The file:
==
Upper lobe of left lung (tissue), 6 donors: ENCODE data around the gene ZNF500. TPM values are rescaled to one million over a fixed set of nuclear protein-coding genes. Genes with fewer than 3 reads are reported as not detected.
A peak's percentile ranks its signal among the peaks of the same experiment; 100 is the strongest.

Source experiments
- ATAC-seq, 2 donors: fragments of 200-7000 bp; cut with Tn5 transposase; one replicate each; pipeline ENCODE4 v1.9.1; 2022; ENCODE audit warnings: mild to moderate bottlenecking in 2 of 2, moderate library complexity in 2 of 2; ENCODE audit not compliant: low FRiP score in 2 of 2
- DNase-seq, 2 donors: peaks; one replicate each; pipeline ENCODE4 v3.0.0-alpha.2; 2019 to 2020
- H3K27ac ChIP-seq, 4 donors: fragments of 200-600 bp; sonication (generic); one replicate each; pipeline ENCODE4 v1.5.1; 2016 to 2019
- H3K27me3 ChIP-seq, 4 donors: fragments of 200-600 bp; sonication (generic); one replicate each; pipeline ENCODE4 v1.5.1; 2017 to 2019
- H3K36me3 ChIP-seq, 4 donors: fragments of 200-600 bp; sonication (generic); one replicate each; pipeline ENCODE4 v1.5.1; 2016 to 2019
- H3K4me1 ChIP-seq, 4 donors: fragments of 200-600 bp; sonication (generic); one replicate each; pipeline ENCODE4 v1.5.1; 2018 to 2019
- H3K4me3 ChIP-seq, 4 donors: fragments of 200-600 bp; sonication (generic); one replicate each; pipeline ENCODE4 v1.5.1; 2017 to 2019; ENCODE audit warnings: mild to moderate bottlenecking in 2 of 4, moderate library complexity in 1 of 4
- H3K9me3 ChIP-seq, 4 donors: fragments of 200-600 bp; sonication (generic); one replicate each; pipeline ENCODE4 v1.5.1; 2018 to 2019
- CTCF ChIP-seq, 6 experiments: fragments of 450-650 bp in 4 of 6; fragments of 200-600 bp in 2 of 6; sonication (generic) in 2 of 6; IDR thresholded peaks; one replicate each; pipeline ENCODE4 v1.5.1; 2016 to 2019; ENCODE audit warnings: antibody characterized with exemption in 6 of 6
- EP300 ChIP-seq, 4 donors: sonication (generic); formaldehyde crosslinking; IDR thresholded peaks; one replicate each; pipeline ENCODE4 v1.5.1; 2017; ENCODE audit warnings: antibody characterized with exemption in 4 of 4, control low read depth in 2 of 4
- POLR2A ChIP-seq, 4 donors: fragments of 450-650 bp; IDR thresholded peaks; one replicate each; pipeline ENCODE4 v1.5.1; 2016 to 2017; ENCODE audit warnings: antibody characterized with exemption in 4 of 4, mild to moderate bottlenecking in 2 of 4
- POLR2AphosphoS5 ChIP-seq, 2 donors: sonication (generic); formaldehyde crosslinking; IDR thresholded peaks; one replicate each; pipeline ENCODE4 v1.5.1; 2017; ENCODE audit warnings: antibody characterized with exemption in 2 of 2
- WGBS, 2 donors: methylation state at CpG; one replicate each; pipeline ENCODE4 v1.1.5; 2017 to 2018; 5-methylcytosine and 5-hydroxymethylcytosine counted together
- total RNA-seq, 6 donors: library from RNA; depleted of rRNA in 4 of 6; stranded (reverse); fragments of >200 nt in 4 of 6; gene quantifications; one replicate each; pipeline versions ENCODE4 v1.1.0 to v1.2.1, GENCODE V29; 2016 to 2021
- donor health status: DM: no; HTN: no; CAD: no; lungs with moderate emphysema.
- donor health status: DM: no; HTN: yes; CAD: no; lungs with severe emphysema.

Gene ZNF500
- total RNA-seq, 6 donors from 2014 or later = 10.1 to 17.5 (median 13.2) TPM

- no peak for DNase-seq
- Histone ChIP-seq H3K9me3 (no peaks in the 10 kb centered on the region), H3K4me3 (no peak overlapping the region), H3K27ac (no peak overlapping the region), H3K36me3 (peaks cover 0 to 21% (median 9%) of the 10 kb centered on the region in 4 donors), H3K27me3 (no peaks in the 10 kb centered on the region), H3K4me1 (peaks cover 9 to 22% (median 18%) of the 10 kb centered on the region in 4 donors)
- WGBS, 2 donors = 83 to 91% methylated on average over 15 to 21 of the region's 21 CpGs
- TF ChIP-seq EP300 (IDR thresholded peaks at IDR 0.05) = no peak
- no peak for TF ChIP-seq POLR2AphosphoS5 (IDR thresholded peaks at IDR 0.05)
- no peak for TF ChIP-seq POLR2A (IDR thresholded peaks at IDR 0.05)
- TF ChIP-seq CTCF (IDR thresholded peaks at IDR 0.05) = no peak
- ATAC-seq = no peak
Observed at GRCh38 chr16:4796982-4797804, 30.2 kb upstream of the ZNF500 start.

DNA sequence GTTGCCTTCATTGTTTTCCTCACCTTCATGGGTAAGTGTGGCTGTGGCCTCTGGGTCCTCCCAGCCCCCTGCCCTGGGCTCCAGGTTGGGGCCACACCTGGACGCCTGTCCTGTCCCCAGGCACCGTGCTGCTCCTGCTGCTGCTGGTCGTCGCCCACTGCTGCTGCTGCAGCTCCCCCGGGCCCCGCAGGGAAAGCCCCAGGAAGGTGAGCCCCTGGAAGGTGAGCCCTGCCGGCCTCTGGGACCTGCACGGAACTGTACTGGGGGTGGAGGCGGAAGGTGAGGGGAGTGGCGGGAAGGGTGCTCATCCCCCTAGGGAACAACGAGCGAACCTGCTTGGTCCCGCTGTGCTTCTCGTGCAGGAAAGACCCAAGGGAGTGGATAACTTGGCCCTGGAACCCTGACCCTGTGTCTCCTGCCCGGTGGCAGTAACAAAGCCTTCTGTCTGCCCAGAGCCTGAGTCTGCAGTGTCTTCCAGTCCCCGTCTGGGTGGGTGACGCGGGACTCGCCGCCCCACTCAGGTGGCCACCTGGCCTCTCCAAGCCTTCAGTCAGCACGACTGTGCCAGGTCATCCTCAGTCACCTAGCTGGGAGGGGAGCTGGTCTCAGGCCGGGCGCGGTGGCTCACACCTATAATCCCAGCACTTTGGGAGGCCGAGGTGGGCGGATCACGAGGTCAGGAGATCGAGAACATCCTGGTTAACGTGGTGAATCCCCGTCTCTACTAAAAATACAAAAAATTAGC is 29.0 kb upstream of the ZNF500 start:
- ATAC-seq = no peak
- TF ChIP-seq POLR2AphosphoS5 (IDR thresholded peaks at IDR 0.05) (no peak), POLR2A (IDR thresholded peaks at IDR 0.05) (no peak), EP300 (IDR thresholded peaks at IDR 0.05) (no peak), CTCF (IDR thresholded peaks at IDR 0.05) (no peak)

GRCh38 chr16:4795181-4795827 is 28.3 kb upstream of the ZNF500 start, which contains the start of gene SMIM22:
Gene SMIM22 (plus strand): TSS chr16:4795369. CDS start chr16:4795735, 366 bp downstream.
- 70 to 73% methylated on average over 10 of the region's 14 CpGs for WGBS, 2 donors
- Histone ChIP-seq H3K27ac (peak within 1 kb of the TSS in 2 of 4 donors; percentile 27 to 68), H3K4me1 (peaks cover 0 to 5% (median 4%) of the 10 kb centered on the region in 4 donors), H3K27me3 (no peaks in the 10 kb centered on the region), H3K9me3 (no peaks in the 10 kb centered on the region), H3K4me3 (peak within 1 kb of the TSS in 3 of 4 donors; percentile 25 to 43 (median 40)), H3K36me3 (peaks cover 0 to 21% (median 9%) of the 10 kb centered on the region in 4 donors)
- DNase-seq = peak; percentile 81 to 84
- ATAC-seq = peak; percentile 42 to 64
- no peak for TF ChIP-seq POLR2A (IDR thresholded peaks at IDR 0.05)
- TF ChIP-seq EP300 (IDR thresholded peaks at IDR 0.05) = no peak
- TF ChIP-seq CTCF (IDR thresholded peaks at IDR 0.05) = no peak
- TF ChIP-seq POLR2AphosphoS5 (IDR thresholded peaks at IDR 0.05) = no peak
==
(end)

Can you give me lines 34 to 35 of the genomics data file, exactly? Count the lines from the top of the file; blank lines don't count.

GRCh38 chr16:4795181-4795827 is 28.3 kb upstream of the ZNF500 start, which contains the start of gene SMIM22:
Gene SMIM22 (plus strand): TSS chr16:4795369. CDS start chr16:4795735, 366 bp downstream.